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Response to Review of Common Sense: A Political History

Many thanks to Marion Ledwig – one of the world’s experts on common sense – for her generous and detailed review of Common Sense: A Political History. In it, she poses a number of interesting questions, and I will try to respond to a few of them here.

Does the fact that proverbs often contradict one another invalidate their connection to common sense?

To my mind, no. One of the points of the book is that the tenets of common sense – just like proverbs – frequently suggest mutually exclusive solutions or truths. And even when they don’t, they are always still open to multiple interpretations and multiple uses.

Was anti-American sentiment responsible for both the failure of French revolutionaries to capitalize on common sense in the manner of Tom Paine and the rightward turn of common sense after 1789?

To a degree, yes. Enthusiasm for the idea of the common sense of ‘the people’ as the source of revolutionary values was at its height during the first two years of the French Revolution, when excitement about the American example, as well as Anglophilia, was at its peak. But the subsequent adoption of common sense by French counter-revolutionaries (rather than radical democrats) can be better explained as an instance of the clever cooptation of the strategies of the left to new ends. Moreover, Marion Ledwig is correct that opponents of the Revolution looked backward too; I focus on the precedent set by anti-Enlightenment writers of the mid 18th century, but more could certainly be said (beyond Louise Marcil-Lacoste’s important Claude Buffier and Thomas Reid: Two Common-Sense Philosophers) about the role of the AbbĂ© Buffier in promoting an indigenous French Catholic tradition of thinking about common sense several decades earlier.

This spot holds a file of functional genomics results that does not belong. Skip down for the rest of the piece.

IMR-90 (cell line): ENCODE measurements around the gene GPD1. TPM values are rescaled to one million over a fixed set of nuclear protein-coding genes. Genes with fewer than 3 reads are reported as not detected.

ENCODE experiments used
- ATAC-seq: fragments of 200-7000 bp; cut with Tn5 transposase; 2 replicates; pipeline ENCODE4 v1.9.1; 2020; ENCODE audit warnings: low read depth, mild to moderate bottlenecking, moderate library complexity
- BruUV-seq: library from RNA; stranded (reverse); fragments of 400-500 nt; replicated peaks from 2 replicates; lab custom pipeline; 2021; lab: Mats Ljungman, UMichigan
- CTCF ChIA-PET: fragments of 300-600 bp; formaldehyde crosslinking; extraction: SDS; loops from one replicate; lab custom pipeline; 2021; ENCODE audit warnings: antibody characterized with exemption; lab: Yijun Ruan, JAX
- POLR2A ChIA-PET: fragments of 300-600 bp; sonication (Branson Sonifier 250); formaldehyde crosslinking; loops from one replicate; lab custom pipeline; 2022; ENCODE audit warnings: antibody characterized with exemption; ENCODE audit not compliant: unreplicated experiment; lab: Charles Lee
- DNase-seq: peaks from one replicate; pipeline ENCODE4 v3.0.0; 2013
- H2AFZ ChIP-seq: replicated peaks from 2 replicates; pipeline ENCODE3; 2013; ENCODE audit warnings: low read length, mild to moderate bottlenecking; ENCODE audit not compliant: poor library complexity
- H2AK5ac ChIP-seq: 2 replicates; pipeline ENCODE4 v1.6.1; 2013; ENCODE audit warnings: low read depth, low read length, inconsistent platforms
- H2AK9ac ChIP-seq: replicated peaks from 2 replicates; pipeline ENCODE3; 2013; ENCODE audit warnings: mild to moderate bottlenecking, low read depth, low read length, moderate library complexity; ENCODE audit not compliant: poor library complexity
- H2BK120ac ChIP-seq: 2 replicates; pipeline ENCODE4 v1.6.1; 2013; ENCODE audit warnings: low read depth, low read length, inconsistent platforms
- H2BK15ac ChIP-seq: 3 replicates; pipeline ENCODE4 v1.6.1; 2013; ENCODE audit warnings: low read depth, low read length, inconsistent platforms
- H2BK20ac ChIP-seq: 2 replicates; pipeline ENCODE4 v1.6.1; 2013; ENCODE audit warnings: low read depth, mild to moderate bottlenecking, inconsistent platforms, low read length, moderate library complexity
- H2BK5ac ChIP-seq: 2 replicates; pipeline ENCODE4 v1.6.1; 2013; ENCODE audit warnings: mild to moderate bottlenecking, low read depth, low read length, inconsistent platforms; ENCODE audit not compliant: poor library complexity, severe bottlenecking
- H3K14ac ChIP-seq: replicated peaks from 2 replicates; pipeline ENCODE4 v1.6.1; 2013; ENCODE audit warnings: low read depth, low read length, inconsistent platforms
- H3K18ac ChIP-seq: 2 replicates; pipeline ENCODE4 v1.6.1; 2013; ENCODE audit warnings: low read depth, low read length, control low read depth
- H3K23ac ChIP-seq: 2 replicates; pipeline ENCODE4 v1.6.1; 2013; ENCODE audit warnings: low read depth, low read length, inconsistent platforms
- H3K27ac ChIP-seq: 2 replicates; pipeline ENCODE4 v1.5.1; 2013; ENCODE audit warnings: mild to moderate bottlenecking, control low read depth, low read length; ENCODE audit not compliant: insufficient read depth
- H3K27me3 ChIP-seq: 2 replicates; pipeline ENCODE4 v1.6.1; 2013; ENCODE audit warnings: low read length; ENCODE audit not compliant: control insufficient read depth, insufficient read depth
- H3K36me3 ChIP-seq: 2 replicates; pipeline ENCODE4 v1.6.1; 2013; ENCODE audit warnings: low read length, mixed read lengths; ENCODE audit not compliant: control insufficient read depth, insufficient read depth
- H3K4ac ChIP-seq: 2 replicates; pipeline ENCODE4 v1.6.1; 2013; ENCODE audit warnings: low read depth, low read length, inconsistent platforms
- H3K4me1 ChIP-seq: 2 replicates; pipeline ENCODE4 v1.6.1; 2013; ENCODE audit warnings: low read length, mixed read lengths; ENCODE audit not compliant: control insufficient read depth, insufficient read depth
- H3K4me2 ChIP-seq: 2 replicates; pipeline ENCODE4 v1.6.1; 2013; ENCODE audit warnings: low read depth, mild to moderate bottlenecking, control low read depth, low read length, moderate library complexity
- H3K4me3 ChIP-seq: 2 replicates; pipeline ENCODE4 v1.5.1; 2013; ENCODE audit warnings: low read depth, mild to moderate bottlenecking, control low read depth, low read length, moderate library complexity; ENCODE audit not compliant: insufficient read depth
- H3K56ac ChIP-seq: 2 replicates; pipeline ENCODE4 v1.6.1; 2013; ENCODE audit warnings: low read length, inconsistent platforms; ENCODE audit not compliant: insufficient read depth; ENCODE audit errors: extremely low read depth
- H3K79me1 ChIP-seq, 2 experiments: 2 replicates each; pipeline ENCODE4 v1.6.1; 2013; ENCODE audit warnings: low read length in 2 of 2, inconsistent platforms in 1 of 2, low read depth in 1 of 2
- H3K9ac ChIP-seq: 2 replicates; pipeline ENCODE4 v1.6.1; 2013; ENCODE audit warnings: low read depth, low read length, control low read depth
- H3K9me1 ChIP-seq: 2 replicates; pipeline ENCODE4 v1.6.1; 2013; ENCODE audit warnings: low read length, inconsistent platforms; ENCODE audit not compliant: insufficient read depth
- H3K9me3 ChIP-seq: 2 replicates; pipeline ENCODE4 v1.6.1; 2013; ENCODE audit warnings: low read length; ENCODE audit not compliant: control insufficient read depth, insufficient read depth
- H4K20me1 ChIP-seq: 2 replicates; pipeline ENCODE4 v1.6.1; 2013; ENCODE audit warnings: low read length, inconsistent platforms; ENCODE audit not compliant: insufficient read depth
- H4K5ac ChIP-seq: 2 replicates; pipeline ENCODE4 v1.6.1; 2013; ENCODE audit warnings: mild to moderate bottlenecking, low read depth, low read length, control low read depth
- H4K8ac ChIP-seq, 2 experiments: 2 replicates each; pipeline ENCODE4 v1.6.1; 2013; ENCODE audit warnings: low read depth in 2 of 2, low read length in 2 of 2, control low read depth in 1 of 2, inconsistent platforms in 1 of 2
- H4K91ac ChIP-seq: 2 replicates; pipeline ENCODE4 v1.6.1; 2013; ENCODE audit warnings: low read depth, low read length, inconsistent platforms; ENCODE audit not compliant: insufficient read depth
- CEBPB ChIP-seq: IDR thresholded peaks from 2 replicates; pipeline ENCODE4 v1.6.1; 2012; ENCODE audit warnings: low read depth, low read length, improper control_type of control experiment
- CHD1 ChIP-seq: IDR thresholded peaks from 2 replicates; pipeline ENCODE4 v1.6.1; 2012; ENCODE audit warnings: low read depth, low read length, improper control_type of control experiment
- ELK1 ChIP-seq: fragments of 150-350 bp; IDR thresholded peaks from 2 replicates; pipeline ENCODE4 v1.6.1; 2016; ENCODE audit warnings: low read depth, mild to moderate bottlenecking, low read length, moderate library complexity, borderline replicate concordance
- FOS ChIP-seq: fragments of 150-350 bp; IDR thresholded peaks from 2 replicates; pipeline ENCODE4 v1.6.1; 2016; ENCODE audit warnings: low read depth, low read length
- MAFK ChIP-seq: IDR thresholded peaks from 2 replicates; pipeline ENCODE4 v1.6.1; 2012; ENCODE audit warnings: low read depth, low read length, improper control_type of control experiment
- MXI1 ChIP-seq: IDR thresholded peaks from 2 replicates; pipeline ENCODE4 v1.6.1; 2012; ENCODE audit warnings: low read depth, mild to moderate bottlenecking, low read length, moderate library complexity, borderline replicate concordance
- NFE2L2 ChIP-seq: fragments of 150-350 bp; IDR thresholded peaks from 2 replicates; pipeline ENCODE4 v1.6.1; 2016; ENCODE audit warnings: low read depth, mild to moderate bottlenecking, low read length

Was Kant really dead-set on restricting the purview of common sense, or the sensus communis, to the realm of aesthetics?

Obviously, this is a matter of interpretation, in part because Kant’s sentences on the subject are so opaque. In arriving at this point of view, I tried to read Kant very literally. And in fact, he does not ever explicitly tie common sense to political aims or social movements, even in the midst of the French Revolution. But it is also absolutely true that many great interpreters of Kant have, over the years, read these same words much more broadly, and this open-endedness has been highly productive both for political thought and for aesthetics ever since (as Marion Ledwig’s own work demonstrates). As I hope I make clear in my book, it is Kant’s thinking on this subject circa 1790 that provides the groundwork for Arendt, whose musings about the politics of common sense provide the starting point for my whole project.

Finally, what did Albert Einstein say about common sense?

Most famously, he (purportedly) said ‘Common sense is the collection of prejudices acquired by age 18’. In the children’s book that I mention in my acknowledgements without naming (Rebecca Stead’s very popular When You Reach Me), one young character summarizes for another: ‘Einstein says common sense is just a habit of thought. It’s how we’re used to thinking about things, but a lot of time it just gets in the way of what’s true’. Einstein sounds not so different here from either the great radical Enlightenment thinker, Baron d’Holbach, or another great 20th-century aphorist, the writer Vladimir Nabokov, who wrote simply ‘the biography of common sense makes nasty reading’. And this is what has happened to common sense in the contemporary world: it has become the epistemological foundation of populism, a style of politics that pits perceived experts and elites – including scientists and artists of the avant-garde – against the collective masses. I hope Marion Ledwig is right that my analysis of this phenomenon will put common sense on the agenda of historians and political philosophers alike.